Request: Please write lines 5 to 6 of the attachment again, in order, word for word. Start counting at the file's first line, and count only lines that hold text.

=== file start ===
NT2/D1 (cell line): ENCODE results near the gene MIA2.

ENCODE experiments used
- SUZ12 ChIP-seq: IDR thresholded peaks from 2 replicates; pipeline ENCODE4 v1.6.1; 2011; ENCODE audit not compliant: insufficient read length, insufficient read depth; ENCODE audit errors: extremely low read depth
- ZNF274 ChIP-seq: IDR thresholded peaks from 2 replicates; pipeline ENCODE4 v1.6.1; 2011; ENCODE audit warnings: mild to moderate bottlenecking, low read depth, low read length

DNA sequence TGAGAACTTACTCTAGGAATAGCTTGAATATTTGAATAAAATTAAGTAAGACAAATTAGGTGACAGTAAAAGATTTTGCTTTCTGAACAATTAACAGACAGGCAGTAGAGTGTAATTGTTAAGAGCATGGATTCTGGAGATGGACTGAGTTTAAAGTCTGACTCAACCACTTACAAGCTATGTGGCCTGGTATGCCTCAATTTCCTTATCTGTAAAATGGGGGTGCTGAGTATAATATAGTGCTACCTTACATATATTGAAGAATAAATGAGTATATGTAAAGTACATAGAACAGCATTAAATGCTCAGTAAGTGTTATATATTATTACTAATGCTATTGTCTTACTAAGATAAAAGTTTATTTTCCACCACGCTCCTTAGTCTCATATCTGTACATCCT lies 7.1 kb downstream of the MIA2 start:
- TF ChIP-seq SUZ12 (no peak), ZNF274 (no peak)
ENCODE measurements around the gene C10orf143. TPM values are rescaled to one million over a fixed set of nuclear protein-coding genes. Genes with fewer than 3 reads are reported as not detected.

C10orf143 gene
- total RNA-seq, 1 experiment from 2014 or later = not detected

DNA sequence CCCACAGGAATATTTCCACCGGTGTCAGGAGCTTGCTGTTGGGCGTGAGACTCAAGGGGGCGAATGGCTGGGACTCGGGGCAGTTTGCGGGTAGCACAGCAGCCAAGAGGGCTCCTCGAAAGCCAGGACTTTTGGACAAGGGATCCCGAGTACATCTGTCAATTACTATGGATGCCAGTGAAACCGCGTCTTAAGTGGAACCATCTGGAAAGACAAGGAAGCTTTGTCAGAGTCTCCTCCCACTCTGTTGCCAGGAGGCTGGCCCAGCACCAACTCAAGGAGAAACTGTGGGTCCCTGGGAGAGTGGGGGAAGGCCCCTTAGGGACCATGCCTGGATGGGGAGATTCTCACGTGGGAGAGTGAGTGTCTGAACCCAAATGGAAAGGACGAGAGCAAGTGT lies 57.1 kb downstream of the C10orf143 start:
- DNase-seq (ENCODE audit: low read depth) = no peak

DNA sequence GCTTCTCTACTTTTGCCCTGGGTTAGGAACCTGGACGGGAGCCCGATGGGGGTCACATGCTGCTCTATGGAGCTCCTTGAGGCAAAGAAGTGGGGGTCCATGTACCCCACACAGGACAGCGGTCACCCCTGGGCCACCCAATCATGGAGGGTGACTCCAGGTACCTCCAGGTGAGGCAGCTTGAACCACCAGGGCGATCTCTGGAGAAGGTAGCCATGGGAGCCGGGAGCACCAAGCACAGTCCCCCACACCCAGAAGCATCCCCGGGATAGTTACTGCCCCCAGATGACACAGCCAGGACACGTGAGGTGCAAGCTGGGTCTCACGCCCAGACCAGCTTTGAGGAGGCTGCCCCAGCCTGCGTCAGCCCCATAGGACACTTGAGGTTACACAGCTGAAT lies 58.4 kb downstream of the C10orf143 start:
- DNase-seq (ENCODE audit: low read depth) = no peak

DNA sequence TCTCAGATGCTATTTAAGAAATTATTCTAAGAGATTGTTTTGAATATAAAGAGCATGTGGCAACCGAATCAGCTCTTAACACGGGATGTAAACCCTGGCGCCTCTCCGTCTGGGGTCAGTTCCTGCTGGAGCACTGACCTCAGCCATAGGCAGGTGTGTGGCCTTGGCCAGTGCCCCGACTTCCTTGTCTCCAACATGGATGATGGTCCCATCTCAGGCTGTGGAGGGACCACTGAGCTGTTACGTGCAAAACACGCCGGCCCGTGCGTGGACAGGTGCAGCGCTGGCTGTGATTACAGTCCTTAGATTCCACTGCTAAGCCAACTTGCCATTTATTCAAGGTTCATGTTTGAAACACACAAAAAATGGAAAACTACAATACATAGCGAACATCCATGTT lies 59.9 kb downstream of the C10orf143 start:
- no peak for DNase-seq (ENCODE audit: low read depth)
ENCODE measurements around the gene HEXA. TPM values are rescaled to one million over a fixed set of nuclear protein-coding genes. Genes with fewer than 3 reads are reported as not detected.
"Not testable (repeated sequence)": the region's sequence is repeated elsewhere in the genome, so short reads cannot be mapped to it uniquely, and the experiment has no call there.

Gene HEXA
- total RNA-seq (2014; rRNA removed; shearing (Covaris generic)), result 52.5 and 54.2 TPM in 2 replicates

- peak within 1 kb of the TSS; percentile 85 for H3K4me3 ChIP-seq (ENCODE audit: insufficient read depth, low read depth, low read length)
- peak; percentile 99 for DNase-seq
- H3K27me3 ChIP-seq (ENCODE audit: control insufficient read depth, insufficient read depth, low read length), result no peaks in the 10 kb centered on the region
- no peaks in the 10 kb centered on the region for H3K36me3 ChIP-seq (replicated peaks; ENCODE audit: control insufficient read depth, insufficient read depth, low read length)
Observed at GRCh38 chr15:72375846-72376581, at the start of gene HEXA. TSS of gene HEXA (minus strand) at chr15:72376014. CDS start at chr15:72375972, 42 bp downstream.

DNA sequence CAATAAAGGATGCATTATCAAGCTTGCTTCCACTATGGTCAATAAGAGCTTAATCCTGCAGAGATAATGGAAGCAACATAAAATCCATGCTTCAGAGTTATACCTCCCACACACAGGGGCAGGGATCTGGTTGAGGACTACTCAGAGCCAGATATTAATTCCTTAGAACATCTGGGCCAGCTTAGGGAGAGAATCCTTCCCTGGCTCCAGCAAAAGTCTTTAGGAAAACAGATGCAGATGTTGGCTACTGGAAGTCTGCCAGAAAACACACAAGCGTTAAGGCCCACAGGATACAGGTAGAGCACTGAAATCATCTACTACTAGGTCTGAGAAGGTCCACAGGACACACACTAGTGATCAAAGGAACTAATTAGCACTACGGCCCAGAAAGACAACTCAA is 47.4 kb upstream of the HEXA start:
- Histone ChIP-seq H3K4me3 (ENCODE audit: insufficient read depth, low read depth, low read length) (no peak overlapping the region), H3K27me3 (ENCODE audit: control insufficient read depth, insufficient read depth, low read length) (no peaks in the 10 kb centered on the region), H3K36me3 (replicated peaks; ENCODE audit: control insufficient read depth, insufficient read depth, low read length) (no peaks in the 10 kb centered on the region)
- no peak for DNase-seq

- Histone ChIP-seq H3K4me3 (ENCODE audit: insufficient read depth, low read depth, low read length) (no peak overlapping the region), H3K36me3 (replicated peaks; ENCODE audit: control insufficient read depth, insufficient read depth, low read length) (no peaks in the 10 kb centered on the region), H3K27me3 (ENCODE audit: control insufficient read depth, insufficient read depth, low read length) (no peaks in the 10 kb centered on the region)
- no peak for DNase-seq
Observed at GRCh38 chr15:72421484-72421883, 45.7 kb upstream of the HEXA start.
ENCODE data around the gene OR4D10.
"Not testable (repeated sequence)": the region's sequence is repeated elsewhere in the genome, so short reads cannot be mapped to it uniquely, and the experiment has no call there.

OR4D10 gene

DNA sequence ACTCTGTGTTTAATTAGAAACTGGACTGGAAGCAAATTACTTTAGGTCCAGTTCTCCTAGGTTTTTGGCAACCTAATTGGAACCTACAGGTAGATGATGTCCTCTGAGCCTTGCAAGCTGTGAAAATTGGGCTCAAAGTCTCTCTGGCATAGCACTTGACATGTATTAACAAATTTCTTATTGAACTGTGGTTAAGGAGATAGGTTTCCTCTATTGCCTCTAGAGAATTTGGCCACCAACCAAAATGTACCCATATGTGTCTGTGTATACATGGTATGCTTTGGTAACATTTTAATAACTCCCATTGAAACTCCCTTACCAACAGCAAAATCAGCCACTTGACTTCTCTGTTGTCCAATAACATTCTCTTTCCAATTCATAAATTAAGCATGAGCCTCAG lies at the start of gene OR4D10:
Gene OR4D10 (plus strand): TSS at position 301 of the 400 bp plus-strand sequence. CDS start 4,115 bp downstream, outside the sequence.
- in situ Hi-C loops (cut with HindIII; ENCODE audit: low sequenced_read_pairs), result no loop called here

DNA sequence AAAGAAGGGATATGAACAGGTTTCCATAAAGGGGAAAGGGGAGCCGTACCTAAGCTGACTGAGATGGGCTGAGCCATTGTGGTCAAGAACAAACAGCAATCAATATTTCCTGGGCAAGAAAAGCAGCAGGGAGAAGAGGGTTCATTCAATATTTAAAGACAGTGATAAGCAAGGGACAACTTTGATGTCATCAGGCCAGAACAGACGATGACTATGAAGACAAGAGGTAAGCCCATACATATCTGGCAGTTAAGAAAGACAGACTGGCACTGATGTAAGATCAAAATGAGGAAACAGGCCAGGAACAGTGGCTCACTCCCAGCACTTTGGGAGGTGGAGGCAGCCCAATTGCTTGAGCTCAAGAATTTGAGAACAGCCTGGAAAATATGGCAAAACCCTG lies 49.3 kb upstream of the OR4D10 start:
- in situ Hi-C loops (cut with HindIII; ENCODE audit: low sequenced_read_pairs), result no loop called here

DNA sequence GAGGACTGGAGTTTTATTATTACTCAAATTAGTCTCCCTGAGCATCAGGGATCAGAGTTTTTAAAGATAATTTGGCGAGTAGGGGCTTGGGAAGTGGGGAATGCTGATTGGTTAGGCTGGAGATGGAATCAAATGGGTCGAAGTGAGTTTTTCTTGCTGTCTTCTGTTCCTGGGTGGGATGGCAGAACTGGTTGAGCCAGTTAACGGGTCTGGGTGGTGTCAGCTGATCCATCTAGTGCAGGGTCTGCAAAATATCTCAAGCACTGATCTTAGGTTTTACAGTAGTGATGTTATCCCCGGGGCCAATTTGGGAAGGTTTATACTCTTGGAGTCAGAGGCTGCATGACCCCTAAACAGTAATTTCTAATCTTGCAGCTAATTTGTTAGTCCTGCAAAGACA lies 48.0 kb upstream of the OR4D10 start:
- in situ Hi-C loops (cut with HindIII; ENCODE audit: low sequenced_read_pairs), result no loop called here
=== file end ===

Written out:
DNA sequence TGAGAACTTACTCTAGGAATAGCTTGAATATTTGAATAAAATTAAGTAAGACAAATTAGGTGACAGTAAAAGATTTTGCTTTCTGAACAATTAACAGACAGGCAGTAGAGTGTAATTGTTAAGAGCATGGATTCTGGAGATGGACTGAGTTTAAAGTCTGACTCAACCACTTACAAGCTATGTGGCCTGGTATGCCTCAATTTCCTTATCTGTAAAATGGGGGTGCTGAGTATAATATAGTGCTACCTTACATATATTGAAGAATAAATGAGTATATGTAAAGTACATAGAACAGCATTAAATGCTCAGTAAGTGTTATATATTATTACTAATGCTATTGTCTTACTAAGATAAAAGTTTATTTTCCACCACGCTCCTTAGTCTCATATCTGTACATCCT lies 7.1 kb downstream of the MIA2 start:
- TF ChIP-seq SUZ12 (no peak), ZNF274 (no peak)